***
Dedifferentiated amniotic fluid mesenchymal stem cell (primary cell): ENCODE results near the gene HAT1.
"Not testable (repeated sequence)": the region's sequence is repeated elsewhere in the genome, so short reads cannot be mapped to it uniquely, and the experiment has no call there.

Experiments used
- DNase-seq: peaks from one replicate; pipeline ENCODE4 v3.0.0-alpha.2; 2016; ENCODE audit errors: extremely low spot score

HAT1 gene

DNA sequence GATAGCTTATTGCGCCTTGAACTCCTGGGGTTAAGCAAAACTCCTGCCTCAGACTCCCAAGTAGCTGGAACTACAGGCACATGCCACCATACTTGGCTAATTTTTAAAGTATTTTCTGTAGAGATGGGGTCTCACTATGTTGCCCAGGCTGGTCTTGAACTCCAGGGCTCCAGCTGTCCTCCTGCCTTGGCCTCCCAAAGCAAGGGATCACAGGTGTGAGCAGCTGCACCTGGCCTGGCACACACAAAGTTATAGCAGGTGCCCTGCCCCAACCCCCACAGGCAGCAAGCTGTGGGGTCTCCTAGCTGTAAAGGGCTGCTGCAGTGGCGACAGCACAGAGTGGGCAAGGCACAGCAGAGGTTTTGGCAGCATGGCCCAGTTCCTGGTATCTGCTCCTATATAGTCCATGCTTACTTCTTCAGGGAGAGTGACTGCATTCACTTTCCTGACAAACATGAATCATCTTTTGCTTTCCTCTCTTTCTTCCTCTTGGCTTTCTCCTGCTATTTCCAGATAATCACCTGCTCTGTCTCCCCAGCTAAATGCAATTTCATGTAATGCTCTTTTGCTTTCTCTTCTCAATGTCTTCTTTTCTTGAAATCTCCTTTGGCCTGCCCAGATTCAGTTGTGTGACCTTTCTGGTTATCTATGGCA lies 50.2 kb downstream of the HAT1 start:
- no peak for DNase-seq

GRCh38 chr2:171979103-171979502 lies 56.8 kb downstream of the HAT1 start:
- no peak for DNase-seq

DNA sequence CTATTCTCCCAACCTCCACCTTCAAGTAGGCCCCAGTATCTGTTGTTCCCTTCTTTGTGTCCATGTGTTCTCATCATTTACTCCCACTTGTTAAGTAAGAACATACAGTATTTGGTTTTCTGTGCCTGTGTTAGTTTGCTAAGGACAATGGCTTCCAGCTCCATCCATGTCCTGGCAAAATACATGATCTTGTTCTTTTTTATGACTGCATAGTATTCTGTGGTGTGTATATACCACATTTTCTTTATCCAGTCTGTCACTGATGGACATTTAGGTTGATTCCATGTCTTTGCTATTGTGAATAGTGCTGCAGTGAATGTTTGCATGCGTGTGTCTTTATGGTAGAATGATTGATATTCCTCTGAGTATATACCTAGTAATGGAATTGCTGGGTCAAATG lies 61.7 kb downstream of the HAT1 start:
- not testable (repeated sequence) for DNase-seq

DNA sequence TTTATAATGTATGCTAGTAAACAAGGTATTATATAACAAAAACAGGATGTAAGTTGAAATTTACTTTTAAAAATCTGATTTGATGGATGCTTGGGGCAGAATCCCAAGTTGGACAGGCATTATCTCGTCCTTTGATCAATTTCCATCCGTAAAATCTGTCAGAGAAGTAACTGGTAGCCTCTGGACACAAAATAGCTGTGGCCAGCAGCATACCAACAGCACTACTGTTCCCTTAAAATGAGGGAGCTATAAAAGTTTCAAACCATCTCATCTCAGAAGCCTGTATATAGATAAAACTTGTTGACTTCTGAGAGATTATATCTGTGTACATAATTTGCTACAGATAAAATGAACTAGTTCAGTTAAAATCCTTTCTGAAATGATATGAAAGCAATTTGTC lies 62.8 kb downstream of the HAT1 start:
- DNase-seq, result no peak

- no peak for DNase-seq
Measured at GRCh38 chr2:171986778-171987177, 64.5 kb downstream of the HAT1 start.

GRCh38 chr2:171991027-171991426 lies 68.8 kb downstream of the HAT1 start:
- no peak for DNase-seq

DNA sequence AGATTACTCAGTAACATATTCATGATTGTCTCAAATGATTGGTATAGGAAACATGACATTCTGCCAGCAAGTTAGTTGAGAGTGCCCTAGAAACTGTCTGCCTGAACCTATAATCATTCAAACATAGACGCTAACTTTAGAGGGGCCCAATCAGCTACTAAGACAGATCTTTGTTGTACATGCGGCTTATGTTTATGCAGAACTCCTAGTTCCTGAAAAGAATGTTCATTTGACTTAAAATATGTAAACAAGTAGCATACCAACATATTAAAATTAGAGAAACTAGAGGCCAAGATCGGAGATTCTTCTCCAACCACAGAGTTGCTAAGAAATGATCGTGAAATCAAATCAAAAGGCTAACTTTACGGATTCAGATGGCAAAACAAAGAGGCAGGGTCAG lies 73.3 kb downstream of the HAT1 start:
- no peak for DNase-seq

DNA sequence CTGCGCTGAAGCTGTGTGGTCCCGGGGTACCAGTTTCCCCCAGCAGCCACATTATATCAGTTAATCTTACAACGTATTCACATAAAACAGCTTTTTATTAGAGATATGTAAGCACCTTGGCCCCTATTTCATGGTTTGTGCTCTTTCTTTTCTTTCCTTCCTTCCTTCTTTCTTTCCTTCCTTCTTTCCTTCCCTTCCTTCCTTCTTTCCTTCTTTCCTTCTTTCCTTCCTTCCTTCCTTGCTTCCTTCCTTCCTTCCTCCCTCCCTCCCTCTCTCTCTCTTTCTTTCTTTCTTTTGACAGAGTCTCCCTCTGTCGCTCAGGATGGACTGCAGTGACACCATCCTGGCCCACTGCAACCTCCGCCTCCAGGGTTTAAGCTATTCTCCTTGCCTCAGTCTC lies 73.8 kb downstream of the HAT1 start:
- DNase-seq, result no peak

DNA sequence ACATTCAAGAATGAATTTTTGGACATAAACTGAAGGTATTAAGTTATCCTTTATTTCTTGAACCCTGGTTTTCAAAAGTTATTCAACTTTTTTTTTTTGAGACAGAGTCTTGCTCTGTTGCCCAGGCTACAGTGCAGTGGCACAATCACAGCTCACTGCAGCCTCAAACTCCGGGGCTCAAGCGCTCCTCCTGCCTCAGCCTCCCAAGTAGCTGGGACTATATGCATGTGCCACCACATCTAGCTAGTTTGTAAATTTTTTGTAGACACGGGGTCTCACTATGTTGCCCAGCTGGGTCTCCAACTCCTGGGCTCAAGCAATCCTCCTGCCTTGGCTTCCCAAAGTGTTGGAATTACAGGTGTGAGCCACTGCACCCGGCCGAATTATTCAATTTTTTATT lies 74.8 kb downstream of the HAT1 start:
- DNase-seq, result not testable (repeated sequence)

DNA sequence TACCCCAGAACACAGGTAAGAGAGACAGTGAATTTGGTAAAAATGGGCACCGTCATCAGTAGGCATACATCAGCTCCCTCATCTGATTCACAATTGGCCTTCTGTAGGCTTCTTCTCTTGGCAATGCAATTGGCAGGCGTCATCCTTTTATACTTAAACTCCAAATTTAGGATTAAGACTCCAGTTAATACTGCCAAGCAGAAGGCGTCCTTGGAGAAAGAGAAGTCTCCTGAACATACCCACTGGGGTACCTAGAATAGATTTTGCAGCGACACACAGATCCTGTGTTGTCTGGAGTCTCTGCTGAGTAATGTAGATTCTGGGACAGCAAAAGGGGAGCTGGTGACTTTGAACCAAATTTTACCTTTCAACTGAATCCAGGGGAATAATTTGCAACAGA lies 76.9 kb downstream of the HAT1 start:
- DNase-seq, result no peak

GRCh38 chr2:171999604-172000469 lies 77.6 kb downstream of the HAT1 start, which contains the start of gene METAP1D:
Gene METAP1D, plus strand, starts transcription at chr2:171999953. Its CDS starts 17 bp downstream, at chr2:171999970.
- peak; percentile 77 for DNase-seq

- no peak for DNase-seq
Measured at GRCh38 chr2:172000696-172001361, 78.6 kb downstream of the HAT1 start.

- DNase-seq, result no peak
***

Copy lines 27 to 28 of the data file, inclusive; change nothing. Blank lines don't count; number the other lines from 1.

Gene METAP1D, plus strand, starts transcription at chr2:171999953. Its CDS starts 17 bp downstream, at chr2:171999970.
- peak; percentile 77 for DNase-seq